Selina initially tries to hide hers, but gives it up when threatened by Abigail, who believes her to be in league with the landlord. The note is passed around the room, and Selina stammers to explain a single word written on it: institutionalised.
“I don’t remember it,” she says, as Van Norman acts the voices she can hear, urging her to stop what is happening, to stop them from finding out. This is something he does painfully throughout the series – articulating not only the urges, but the vicious loathing, the relentless hatred to which she is subjected.
“You don’t have to tell us,” protests Fenly (Xander Jeanneret) as Selina makes her pull from the tower. “It’s okay.”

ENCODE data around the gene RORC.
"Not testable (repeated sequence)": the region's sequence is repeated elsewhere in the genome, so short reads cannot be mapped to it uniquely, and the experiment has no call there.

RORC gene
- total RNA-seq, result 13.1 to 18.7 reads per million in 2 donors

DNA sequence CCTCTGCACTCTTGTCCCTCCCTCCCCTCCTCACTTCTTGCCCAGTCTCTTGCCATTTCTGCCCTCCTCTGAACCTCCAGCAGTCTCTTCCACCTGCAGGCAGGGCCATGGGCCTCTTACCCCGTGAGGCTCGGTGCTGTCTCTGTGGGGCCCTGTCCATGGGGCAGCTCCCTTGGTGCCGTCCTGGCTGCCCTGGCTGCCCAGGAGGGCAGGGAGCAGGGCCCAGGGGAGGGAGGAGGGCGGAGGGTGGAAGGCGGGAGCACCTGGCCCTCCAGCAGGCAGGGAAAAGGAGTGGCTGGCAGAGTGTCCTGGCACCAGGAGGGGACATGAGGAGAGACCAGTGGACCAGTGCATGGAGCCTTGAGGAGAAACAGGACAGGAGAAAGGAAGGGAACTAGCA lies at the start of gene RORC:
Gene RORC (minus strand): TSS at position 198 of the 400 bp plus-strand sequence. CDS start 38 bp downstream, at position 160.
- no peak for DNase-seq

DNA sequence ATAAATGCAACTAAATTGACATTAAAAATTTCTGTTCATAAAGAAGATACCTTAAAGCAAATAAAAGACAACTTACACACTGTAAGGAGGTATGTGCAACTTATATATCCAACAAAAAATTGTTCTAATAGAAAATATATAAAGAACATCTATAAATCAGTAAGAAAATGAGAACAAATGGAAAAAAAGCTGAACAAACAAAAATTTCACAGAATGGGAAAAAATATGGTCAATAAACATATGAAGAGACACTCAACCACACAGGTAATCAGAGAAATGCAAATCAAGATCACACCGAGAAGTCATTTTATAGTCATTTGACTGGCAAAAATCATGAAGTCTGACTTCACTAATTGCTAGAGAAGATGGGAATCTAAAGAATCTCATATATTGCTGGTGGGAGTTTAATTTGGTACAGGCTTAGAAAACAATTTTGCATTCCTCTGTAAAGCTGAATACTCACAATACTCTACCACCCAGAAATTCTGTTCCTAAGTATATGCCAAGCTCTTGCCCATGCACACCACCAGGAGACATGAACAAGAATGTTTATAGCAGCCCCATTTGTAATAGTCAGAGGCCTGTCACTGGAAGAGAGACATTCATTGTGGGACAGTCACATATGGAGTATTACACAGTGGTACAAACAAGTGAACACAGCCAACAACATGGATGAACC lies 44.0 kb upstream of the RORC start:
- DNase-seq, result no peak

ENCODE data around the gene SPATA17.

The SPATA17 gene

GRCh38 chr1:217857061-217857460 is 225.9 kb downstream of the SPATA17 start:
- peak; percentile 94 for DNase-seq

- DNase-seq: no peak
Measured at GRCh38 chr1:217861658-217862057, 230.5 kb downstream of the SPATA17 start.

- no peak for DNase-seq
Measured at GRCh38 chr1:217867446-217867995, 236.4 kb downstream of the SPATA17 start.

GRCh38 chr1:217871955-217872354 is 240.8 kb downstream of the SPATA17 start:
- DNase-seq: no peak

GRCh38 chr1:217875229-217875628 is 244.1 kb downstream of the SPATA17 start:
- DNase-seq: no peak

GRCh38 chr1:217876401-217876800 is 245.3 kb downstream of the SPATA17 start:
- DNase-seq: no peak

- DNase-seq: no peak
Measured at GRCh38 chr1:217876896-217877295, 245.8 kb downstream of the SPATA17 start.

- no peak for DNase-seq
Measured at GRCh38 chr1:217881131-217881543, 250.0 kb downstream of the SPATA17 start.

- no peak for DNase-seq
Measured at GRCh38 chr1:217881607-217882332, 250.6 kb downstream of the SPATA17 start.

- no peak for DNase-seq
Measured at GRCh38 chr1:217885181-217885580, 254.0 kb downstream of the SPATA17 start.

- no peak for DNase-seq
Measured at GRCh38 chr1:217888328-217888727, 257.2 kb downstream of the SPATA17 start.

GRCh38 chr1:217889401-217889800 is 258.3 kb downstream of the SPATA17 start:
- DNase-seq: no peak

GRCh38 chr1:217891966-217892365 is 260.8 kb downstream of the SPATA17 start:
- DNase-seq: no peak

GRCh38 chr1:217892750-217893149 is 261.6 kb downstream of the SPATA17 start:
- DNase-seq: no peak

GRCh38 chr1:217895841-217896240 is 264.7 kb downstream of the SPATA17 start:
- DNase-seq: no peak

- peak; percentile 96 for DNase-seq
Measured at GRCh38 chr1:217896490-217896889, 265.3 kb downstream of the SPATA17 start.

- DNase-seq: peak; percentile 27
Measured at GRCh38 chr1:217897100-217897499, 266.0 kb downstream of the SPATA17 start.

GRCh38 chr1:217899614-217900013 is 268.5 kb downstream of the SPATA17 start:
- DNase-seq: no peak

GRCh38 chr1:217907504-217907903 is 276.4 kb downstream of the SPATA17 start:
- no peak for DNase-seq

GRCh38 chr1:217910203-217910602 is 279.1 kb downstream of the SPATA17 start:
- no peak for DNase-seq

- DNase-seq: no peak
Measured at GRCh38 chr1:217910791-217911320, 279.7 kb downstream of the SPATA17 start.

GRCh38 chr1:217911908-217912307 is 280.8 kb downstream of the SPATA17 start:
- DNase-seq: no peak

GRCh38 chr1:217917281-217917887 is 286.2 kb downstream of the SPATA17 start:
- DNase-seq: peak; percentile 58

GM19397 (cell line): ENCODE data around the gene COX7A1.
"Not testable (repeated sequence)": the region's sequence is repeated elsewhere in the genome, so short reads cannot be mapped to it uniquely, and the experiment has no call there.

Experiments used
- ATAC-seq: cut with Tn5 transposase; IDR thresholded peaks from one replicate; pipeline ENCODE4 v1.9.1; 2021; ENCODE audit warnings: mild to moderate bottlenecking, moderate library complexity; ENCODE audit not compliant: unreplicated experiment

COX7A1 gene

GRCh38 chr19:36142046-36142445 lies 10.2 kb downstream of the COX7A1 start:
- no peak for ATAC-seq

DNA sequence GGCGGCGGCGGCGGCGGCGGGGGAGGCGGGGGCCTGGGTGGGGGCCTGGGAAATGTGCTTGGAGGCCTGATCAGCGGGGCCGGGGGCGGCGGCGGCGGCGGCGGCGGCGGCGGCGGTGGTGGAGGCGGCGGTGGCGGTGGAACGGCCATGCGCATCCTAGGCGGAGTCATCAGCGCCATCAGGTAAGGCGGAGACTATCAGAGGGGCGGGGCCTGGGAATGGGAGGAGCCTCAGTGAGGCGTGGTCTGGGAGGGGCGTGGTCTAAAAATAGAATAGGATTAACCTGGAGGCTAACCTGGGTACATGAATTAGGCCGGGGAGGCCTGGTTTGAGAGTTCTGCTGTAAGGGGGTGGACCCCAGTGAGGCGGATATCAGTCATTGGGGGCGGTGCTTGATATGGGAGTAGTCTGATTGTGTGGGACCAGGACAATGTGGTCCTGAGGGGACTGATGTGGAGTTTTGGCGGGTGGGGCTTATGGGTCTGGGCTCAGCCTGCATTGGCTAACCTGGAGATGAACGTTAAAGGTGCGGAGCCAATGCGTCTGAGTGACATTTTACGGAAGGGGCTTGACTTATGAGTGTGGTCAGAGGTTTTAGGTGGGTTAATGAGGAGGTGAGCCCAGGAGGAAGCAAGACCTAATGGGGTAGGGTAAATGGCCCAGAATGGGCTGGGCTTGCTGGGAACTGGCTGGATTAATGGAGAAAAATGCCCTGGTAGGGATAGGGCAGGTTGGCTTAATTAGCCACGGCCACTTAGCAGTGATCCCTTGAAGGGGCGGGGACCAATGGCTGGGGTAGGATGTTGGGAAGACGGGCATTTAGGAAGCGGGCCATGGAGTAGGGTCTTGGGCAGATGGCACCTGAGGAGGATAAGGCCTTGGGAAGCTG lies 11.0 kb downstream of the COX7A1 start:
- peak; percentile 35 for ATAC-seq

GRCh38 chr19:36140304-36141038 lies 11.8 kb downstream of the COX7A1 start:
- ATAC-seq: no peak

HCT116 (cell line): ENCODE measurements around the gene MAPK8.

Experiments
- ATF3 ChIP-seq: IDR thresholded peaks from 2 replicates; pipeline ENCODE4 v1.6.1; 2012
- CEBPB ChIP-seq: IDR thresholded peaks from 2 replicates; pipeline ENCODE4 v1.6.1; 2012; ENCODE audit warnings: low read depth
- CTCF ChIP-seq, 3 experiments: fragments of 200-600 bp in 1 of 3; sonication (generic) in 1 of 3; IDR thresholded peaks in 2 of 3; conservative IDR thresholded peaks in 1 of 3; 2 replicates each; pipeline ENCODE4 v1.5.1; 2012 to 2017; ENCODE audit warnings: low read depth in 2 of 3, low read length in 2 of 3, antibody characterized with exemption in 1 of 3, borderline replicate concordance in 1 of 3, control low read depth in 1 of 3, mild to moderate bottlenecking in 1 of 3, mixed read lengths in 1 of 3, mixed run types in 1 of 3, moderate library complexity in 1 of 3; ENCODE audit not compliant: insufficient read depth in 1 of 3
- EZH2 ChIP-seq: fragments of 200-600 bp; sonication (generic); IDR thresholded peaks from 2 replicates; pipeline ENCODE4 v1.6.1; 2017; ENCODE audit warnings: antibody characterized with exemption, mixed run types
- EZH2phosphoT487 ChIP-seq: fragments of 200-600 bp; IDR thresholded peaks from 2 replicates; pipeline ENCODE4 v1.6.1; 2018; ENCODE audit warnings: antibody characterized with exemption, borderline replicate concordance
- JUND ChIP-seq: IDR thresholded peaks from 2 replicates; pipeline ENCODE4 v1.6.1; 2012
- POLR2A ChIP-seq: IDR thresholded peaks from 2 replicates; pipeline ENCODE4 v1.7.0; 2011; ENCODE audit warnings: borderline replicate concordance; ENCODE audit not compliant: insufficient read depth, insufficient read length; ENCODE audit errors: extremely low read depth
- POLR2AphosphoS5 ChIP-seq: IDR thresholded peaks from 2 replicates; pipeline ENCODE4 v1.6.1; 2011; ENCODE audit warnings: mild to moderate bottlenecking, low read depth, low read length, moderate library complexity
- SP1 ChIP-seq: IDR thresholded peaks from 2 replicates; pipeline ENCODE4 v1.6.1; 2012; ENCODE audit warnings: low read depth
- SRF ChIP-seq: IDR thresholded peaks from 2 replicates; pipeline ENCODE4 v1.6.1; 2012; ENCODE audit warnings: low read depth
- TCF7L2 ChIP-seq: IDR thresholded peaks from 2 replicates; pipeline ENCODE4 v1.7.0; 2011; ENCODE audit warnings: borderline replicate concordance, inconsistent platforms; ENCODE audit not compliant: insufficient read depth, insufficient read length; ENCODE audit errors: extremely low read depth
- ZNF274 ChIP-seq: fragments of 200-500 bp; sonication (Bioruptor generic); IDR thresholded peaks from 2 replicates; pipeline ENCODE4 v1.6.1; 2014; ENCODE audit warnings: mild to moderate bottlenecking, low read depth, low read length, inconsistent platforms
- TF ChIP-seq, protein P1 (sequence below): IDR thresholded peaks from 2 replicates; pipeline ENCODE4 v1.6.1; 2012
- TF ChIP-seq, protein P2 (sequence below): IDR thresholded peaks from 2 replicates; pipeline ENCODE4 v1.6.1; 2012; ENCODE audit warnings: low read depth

And as she succeeds in the pull, Van Norman echoes that mantra. He talks through her journey from stuck in that painful loop of thoughts and voices to being settled – calm – at peace. Because now they know, and she does not have to hide it, and she does not have to bear it alone.
Then Abigail puts hers down on the ground. “Here,” she says, giving up the truths on her own slip as a peace offering. The others all lay their own down, and determined to find out the truth, they move on to the landlord’s room.
From that moment on, no one challenges Selina for her past. None of them challenge any of the others. They accept, and listen, and support.
So how is this different? It’s different because yes, there is a link between the supernatural insanity of the forces around them and the mundane mental illness that Selina suffers. Her slip itself reads: “mental instability could lead to influence”. Through the series you see other people hearing voices, having visions, all as a result of the supernatural power present.